AEA currently is trying to arrange financing for the project. TSG notes that possible sources of debt financing include private banks, particularly those specializing in small hydroelectric development such as Boston-based New England Merchants National Bank. Another potential source of funding is the Maryland Energy Finance Administration, a division of the state's Department of Economic and Community Development that makes low-interest loans for energy projects.

The Mid-Atlantic states generally are considered poor locations for windpower projects, Synetics Group executives say, but 4,500 miles west of Brighton Dam are the first of what REV hopes will be scores of windmill installations in Hawaii, California and other blustery areas with sufficient wind.

"Our goals really are to do lots of wind farms," says Lotker, who moved his family to Honolulu recently to open REV's Hawaii office.

The group hopes to install several thousand wind turbines in the next three years before the 15 percent business energy investment tax credit is set to expire, Lotker said. A major lobbying effort is being marshaled to extend the credits to 1990 and expand them to 30 percent.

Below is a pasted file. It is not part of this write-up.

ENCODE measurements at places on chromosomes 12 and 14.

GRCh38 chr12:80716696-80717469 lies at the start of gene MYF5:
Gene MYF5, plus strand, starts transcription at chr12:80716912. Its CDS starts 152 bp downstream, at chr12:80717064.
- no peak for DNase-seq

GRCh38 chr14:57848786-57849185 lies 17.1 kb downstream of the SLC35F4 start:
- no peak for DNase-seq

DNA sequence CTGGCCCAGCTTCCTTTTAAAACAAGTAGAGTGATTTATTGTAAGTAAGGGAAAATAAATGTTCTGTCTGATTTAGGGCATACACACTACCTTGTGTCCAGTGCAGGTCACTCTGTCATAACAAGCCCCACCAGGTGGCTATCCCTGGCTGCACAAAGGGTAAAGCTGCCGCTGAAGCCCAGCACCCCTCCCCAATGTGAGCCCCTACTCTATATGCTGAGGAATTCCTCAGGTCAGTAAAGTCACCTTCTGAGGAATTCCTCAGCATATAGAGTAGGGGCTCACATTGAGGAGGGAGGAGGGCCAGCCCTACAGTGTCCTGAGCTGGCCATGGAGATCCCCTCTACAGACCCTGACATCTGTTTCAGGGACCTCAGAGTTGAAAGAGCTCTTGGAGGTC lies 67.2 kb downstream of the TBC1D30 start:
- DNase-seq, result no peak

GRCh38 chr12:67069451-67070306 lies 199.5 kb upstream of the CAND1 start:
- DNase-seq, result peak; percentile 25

The Hawaiian wind farm is a joint ventuer of Synetics, Control Data--which holds a controlling interest in Jacobs Wind Electric Co., one of America's oldest windmill producers--and a Hawaiian Jacobs windmill distributor.

Jacobs windmills with 26-foot diameter blades that are capable of producing 17 1/2 kilowatts of power will be used for the first installation, Lotker said. Later jobs may use larger machines by other manufacturers rated up to 200 kilowatts. Lotker said bigger windmills will make it possible to set up ventures that are profitable without the tax subsidies.

Lotker said his company is also investigating the prospects for wind development in Alaska and in Third World countries.

Technical troubles and exotic tax-shelter financing plans have drawn criticism to some California wind developers, but Lotker says REV "will take a very conservative approach" in both technical and tax considerations.

Changes in the tax laws enacted in the last two years offer new opportunities for developers of renewable energy projects, he said, but they also impose tougher penalties on abusive tax shelters.

Lotker said the West Coast ventures are likely to be financed by limited partnerships, a common tax-shelter device which allows investors to write-off directly the cost of the venture.

"We're trying to be creative and to address the new realities of the market," Lotker explained. "You know, this is often called innovative financing, but there is nothing innovative about it. Limited partnerships have been used to finance buildings, box cars, oil drilling rigs, helicopters . . . "

Allan L. Frank is editor of the weekly newsletter Solar Energy Intelligence Report, published here by Business Publishers Inc.